This Week in Armenian History

Birth of André Mandelstam (March 6, 1869)

André Mandelstam was involved in the program of Armenian reforms before the Genocide, and he also became the author of important works of international law, including a book about the Armenian situation after World War I.

He was born on March 6, 1869, in Mahiliow (Belarus), then part of the Russian Empire, in a Jewish family. He earned a law degree at the University of St. Petersbourg, where he also studied oriental languages. He was sent by the university to Paris in 1897-1898 as an auditor at the Free School of Political Sciences and in 1900 he was granted a doctorate in International Law.

Mandelstam started his diplomatic career in 1893 at the Ministry of Foreign Affairs. Between 1898 and 1914, he was a dragoman at the Russian embassy of Constantinople, becoming a great connoisseur of the Ottoman Empire. He first saw the Ottoman Revolution of 1908 as the end of despotism and the advent of liberalism, but he later denounced the dictatorial drift of the Committee of Union and Progress. He played a decisive role in the negotiation of the project of Armenian reforms in 1912-1914, writing its draft in 1913.

He left the Ottoman Empire at the beginning of World War I. Between 1914 and 1916, he was deputy head of the section of war prisoners at the Russian Ministry of Foreign Affairs. In 1916-1917 he was attached to the Russian legation in Switzerland for the issues of war prisoners. He wrote his work “The Fate of the Ottoman Empire” in 1917, in which he showed sympathy for the Armenians’ fate.

In March 1917, after the first Russian revolution of February 1917, André Mandelstam became legal director of the Ministry of Foreign Affairs, but a few months later, the October Revolution forced him to abandon the country and settle in Paris.

In the interwar period, Mandelstam taught at the Institute of Higher International Studies (Paris), participated in the activities of the Advisory Committee of Private Organizations created by Fridtjof Nansens as part of the High Commissariat for Refugees in Geneva, and was member of the Council of Former Russian Ambassador. He participated in the creation of the Russian Association for the Society of Nations in 1920 and became secretary of its central committee. He was also an adviser to the Delegation of the Republic of Armenia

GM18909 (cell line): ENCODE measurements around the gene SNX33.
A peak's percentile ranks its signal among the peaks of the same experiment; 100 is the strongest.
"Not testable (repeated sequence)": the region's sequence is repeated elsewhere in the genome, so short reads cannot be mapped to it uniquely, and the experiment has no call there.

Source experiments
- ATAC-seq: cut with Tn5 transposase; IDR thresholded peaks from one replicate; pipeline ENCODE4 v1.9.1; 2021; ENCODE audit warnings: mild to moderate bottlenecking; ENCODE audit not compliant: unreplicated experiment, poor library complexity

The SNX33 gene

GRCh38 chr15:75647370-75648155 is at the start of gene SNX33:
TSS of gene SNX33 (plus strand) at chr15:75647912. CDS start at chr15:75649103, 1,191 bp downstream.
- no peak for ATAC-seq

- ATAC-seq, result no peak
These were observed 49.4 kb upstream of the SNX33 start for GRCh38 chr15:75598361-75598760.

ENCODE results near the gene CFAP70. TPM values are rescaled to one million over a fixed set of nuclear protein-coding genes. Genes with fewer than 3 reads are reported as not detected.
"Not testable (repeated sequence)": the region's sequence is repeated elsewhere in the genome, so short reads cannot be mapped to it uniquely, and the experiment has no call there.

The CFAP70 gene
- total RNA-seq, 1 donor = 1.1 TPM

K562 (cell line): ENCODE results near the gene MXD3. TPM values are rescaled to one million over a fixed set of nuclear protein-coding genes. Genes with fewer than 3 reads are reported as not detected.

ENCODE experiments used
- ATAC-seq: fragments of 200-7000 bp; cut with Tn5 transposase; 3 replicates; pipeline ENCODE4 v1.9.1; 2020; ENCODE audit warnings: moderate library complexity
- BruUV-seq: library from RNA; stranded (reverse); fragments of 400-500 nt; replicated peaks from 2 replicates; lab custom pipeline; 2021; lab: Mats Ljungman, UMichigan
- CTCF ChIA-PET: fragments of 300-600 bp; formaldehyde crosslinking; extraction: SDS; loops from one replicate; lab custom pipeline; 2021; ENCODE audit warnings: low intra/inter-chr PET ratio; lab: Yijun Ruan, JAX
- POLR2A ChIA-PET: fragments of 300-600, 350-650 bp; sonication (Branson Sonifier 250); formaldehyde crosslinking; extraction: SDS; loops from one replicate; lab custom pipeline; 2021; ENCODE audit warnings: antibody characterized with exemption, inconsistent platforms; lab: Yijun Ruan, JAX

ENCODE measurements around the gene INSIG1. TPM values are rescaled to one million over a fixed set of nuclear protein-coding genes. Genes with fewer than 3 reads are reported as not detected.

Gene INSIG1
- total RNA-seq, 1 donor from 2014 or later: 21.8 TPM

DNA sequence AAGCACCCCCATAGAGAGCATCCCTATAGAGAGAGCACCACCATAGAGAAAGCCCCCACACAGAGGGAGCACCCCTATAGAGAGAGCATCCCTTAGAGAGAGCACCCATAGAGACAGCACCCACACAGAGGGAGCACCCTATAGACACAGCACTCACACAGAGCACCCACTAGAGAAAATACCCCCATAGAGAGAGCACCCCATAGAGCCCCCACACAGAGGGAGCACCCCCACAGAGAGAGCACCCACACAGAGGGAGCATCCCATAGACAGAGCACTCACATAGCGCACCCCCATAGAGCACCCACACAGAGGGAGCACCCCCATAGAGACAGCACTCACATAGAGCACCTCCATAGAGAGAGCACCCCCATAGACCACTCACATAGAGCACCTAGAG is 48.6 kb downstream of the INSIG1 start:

In 1926 he published “The Society of Nations and the Powers before the Armenian Problem.” In this study he characterized the situation of the Armenians as worse than in the prewar period, especially after the Genocide and the lack of interest of the great powers for the Armenian Question, including the lack of guarantees for an independent state. The abandonment of the Armenian Cause meant “the implicit consecration of the solution that has been applied to the Armenian Question in Turkey: the solution by the extermination of an inopportune minority.

In the late 1920s, Mandelstam participated in a legal advisory to the Central Committee of Armenian Refugees of Paris about the confiscation of properties of the refugees by the Kemalist government and the impossibility of the survivors to recover their assets. He published two books in 1931: “International Human Rights” and “International Protection of Minorities.”

After publishing a work about the second Italian-Ethiopian war in 1937, Mandelstam slowed down. He passed away on January 27, 1949, in Neuilly-sur-Seine and was buried at the Russian cemetery of Sainte-Genevieve-des-Bois.